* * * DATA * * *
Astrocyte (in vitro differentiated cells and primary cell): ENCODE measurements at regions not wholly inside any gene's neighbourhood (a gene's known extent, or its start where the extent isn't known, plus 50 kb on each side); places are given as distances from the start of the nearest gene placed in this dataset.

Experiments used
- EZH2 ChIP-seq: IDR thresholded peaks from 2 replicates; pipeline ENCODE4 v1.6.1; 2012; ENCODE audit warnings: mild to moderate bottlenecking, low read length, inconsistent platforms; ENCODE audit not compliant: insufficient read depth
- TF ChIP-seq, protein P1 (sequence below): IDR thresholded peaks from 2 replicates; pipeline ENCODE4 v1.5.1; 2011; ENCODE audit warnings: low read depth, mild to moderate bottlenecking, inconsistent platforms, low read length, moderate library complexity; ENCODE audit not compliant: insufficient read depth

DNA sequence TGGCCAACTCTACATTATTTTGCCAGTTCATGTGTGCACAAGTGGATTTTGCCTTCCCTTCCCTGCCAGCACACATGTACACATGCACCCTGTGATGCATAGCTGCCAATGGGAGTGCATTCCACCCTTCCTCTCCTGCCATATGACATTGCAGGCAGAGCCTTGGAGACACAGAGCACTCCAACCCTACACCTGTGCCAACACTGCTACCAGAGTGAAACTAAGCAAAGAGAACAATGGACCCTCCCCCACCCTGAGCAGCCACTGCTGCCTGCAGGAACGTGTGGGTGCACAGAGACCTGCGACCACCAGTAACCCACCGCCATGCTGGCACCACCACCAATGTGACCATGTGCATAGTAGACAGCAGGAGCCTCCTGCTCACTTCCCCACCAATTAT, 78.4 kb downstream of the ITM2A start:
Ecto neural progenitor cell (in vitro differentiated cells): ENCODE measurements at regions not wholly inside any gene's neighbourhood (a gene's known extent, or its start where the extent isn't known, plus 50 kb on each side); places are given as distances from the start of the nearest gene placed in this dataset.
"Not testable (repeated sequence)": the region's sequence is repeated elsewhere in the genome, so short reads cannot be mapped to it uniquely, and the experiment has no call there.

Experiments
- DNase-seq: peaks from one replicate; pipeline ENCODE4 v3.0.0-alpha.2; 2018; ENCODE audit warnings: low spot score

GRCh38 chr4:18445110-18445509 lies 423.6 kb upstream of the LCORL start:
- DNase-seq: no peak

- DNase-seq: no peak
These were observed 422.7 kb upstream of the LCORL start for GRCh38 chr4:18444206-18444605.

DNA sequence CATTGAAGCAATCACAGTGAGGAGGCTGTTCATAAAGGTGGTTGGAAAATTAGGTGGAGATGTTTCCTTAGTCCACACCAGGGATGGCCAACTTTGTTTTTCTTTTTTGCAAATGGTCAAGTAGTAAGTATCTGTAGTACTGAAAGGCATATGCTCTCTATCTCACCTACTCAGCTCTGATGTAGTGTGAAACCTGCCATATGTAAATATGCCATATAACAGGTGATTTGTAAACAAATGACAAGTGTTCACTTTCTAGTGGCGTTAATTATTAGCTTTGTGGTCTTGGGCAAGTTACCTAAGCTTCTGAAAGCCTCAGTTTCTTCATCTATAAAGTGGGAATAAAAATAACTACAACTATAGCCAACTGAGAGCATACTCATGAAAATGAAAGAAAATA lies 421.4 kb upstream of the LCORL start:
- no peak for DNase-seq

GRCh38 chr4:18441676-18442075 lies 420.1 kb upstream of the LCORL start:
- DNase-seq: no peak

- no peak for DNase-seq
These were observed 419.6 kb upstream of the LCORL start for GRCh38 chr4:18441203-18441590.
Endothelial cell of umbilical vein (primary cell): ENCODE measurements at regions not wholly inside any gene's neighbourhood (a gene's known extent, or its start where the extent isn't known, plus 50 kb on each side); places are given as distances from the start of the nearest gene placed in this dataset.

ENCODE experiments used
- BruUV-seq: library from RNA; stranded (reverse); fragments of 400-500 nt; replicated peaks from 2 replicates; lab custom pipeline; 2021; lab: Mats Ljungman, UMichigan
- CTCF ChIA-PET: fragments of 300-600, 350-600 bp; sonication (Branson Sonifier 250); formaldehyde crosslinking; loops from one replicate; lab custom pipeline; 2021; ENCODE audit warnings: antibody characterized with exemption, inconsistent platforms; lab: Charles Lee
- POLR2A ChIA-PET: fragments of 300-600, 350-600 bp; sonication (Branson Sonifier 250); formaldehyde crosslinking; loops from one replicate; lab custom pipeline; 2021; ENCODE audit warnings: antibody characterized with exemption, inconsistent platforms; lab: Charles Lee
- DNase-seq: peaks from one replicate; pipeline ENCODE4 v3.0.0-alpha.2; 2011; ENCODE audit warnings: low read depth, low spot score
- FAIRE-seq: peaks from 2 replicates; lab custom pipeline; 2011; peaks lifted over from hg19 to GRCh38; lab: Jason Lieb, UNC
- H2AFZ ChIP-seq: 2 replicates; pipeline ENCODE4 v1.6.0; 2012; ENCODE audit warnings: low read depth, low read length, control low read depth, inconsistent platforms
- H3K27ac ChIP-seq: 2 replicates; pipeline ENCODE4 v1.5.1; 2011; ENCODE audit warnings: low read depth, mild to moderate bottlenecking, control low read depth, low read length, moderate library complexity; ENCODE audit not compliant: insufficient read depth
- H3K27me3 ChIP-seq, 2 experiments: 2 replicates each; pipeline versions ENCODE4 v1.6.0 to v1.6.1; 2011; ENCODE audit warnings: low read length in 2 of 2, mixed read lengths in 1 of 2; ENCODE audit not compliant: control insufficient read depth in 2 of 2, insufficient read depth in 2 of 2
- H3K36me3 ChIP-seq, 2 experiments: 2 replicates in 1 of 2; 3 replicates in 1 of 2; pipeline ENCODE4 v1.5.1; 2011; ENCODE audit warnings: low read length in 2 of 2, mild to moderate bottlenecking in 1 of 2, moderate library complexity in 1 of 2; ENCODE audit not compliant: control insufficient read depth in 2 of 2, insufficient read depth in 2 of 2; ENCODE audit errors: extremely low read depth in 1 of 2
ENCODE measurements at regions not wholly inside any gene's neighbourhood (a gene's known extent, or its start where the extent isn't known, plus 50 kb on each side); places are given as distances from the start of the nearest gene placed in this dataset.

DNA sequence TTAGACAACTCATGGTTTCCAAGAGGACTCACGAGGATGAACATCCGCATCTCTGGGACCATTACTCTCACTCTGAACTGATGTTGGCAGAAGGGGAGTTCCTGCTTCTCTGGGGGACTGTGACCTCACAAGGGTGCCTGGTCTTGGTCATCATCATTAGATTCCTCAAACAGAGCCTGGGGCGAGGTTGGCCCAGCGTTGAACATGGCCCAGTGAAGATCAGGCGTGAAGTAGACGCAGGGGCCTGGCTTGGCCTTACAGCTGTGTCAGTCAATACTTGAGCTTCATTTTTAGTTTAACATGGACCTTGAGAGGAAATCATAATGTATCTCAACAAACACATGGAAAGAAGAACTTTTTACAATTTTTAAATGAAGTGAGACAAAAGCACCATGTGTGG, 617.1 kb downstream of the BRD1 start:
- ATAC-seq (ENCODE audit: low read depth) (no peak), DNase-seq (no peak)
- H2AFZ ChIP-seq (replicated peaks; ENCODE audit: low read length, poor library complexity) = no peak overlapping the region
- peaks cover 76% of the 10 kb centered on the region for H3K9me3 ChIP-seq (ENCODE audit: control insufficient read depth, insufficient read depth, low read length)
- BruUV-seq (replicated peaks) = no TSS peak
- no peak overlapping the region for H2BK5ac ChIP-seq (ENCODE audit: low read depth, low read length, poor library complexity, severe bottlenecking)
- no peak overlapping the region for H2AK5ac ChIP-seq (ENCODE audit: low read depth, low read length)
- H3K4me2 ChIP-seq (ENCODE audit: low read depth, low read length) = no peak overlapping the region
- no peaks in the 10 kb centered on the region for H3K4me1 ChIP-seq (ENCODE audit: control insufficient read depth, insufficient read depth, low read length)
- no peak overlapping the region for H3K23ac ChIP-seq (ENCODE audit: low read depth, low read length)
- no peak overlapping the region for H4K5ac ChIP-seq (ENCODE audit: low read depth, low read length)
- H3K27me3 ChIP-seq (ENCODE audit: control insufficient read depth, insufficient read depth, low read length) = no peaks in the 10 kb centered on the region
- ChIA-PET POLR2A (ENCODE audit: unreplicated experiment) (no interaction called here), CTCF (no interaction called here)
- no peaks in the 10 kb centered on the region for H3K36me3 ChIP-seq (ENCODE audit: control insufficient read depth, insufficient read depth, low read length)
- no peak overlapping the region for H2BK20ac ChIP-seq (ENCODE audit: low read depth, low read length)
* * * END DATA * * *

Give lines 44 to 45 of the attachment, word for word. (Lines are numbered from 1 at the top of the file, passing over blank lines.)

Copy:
- ChIA-PET POLR2A (ENCODE audit: unreplicated experiment) (no interaction called here), CTCF (no interaction called here)
- no peaks in the 10 kb centered on the region for H3K36me3 ChIP-seq (ENCODE audit: control insufficient read depth, insufficient read depth, low read length)